The COE for bikes has risen from under $900 in 2010 to well over $6,500 today. The massive jump is because LTA decimated the bike COE supply as a proportion of all COEs. Why did they do that? To move the quota to the car COE supply because, I don’t know, somehow bikes cause the same congestion as cars in LTA-La-Land. Or maybe because car COEs make a lot more money. Or poor people should not be on the road. Or car owners were lobbying, I don’t know.

This price rise is the cause (not the result) of the surge in popularity of bigger bikes because the kinds of people who could only afford to buy a small bike like a brand new $6,000 kupchai in 2010 will never ever be able to afford a $6,500 COE in 2016. This prices them out of the market, leaving the COE supply for buyers with slightly deeper pockets. And which idiot would pay for a $6,500 COE to buy a $3,000 bike anyway?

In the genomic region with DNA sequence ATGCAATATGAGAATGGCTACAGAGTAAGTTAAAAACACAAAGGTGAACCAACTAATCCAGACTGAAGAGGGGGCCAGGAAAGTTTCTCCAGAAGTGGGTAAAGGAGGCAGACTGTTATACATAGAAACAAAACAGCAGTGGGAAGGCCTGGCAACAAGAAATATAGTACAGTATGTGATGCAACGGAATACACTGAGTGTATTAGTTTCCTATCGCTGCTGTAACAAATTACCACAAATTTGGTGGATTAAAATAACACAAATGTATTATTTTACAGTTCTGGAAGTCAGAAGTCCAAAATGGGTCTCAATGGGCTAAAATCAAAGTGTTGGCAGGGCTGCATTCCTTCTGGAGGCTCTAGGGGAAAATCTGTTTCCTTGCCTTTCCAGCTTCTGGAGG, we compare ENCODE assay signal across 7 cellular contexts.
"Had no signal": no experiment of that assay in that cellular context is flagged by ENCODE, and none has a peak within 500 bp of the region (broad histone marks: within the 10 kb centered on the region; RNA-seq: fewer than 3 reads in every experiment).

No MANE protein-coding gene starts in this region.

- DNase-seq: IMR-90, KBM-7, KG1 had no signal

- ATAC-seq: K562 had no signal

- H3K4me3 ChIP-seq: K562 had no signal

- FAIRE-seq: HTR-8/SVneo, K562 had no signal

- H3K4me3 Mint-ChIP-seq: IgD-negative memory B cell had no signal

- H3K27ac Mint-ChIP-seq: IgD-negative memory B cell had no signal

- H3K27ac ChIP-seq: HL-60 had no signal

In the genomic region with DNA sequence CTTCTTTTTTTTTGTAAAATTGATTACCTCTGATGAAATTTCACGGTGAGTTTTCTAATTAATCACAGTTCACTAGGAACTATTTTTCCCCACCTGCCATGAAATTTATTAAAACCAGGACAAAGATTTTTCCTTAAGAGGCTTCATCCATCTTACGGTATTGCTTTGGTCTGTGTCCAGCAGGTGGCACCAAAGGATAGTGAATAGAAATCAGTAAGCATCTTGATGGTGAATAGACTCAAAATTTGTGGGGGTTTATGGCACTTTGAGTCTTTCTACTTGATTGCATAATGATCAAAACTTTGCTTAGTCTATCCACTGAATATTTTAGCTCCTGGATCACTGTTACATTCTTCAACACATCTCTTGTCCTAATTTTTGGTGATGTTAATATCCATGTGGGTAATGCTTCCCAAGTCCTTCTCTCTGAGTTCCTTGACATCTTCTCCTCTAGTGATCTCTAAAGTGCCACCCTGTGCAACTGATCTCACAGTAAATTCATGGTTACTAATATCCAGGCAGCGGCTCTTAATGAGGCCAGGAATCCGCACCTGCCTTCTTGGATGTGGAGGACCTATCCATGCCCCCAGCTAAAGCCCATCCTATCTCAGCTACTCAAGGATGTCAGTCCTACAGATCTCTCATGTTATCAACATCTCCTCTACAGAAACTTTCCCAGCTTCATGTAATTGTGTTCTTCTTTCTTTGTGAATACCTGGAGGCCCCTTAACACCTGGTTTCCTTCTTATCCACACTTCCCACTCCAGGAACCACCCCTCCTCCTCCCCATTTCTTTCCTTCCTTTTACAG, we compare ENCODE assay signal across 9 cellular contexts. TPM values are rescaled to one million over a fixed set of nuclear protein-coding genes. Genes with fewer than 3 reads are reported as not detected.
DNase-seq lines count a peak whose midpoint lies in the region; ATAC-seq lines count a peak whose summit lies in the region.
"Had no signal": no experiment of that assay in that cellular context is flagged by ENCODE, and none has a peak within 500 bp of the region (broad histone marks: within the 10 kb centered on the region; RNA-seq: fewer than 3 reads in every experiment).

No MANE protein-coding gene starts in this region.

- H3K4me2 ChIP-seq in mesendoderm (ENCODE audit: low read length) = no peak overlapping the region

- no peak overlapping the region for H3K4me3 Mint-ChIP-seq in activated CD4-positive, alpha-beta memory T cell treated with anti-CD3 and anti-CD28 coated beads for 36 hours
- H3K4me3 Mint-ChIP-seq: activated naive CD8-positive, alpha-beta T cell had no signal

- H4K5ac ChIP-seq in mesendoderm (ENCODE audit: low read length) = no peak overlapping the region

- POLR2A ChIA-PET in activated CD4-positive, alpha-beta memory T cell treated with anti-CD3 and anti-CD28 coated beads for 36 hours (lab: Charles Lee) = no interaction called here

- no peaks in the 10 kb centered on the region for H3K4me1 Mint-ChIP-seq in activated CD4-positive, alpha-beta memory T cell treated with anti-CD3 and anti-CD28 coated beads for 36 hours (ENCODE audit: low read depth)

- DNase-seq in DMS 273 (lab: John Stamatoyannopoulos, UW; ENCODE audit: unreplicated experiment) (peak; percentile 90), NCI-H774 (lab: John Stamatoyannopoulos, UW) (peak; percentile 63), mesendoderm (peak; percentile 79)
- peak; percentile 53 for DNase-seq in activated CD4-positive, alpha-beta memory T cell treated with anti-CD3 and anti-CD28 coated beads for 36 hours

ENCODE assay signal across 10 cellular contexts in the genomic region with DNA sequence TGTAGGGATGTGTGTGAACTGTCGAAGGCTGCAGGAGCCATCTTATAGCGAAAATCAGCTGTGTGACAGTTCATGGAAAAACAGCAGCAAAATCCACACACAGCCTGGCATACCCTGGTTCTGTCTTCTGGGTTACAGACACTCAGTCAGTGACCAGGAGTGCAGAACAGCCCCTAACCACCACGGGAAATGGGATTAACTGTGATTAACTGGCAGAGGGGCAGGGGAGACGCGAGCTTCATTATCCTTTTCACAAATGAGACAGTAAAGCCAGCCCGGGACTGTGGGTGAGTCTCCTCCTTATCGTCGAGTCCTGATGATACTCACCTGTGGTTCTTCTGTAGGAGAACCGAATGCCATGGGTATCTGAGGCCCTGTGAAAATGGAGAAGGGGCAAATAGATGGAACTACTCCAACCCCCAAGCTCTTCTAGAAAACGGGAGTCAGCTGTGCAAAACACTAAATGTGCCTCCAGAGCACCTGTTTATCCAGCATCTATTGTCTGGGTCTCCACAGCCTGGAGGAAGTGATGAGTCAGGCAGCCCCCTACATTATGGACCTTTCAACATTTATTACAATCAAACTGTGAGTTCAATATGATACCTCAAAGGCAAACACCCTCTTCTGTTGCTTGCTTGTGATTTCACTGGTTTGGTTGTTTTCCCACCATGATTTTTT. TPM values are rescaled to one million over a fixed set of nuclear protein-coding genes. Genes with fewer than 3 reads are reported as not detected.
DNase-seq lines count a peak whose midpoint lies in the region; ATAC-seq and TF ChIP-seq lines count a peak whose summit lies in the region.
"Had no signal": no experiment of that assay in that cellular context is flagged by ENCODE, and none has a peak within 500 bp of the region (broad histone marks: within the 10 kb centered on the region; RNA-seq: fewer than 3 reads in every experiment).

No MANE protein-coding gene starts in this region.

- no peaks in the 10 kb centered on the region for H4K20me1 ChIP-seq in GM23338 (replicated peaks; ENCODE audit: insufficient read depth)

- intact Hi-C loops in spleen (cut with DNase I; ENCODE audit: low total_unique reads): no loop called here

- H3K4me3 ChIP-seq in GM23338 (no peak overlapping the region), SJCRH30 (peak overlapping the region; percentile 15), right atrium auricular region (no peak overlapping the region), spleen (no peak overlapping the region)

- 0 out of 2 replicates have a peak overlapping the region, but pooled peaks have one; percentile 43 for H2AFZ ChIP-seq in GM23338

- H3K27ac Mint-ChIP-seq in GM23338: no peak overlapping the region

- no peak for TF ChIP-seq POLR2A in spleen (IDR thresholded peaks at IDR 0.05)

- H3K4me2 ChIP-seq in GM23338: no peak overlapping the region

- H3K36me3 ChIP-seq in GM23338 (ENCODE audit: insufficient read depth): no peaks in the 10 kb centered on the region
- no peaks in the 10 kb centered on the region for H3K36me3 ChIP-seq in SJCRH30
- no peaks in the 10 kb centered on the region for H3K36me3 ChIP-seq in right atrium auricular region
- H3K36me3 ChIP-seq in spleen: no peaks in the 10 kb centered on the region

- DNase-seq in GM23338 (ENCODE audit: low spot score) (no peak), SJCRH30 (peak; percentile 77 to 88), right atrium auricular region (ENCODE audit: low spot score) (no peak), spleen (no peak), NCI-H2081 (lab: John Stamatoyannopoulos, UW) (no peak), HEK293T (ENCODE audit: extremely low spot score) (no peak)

Of course those poor unkers and delivery riders whose livelihoods got screwed over complained, and rightly so. These days even food delivery riders and couriers ride 400cc bikes. In the past, it was rare to see anything past 200cc for these jobs.

Guess what? This new tax isn’t going to make a difference for those poor bikers who got shafted by the COE crunch. It will simply put more bikes out of reach for more Singaporeans. It will just make more money (pennies, really) for a G worried about balancing the budget.

And does this tax make things more “progressive”? In a sense, yes – those who can afford to pay for a better bike will have to pay more. Cars are subject to such a tax regime (although the price of a luxury car is still ten times or more than that of a luxury bike).

But don’t make a pretence of being “progressive” when what should have been done is to make COEs more affordable for lower end bikes (and therefore more progressive) by introducing a tiered COE system, which bikers have been agitating for. Now low-income bikers are penalised with high COEs, while middle-income bikers are penalised by COEs and high ARF taxes.